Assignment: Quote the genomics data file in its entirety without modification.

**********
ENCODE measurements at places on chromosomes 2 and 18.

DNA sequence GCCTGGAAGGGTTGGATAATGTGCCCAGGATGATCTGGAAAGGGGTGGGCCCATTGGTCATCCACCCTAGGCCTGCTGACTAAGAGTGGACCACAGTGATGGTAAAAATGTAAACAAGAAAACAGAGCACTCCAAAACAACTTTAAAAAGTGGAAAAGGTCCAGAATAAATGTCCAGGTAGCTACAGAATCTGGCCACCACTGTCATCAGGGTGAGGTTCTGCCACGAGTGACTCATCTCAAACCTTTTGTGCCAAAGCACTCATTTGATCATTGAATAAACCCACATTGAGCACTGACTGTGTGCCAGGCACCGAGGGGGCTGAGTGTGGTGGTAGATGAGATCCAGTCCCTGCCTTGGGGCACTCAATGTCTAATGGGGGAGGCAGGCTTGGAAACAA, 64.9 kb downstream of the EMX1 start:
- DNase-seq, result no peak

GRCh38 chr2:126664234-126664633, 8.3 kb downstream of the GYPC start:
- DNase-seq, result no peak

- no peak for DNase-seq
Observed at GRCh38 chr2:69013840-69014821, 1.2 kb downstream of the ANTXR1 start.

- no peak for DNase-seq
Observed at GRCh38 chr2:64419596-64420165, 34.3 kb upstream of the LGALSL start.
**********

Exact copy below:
ENCODE measurements at places on chromosomes 2 and 18.

DNA sequence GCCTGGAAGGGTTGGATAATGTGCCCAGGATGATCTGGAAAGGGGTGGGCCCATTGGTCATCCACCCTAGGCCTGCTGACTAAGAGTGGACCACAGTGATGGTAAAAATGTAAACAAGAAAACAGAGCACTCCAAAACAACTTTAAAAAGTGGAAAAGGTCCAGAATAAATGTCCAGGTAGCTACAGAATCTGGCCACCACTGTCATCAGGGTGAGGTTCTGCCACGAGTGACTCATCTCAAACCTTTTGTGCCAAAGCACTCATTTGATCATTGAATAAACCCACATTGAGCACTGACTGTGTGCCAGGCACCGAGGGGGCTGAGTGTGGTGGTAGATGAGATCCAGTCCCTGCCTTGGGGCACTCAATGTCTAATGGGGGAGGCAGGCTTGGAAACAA, 64.9 kb downstream of the EMX1 start:
- DNase-seq, result no peak

GRCh38 chr2:126664234-126664633, 8.3 kb downstream of the GYPC start:
- DNase-seq, result no peak

- no peak for DNase-seq
Observed at GRCh38 chr2:69013840-69014821, 1.2 kb downstream of the ANTXR1 start.

- no peak for DNase-seq
Observed at GRCh38 chr2:64419596-64420165, 34.3 kb upstream of the LGALSL start.